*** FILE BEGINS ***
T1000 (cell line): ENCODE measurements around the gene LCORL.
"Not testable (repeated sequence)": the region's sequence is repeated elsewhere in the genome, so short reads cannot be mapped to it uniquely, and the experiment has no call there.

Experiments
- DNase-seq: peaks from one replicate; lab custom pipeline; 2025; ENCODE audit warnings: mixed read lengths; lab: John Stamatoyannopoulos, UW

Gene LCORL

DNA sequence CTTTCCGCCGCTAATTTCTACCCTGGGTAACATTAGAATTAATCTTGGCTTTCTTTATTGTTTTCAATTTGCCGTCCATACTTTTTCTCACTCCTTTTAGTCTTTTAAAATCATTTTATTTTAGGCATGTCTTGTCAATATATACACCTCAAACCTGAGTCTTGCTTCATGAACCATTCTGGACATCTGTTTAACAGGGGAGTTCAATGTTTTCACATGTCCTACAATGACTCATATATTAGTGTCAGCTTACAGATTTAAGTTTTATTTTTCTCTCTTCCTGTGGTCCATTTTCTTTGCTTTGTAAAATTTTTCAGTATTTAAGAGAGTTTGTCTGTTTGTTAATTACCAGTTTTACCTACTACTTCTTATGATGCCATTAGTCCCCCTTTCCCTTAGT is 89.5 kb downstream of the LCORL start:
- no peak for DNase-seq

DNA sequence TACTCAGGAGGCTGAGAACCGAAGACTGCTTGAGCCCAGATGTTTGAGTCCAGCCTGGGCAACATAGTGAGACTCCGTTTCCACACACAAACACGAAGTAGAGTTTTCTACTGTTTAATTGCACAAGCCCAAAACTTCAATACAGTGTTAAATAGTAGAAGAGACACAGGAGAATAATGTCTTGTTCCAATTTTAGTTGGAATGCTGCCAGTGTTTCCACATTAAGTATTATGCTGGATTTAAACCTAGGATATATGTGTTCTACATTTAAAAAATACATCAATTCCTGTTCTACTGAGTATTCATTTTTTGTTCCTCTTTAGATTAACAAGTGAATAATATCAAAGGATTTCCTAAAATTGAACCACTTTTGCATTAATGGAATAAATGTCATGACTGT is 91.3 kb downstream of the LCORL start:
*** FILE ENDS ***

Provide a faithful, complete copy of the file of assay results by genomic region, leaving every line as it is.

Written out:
T1000 (cell line): ENCODE measurements around the gene LCORL.
"Not testable (repeated sequence)": the region's sequence is repeated elsewhere in the genome, so short reads cannot be mapped to it uniquely, and the experiment has no call there.

Experiments
- DNase-seq: peaks from one replicate; lab custom pipeline; 2025; ENCODE audit warnings: mixed read lengths; lab: John Stamatoyannopoulos, UW

Gene LCORL

DNA sequence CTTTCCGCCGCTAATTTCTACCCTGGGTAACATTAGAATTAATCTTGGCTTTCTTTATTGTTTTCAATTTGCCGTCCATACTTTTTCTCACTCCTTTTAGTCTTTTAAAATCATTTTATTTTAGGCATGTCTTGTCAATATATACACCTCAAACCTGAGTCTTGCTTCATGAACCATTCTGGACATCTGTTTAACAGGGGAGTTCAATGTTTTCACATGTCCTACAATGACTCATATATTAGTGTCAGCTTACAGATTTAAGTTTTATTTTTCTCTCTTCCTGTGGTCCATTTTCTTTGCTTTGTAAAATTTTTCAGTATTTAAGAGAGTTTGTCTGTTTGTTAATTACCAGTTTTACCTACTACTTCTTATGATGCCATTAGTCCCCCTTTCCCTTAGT is 89.5 kb downstream of the LCORL start:
- no peak for DNase-seq

DNA sequence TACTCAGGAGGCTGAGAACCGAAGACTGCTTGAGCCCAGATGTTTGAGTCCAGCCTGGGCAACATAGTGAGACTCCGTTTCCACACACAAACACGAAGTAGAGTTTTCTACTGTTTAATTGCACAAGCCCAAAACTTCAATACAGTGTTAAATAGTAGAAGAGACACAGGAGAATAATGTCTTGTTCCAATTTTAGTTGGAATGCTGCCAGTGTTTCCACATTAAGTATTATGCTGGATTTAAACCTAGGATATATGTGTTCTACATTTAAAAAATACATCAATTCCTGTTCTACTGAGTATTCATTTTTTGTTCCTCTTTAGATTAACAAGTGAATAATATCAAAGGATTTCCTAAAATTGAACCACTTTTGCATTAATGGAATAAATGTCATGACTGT is 91.3 kb downstream of the LCORL start: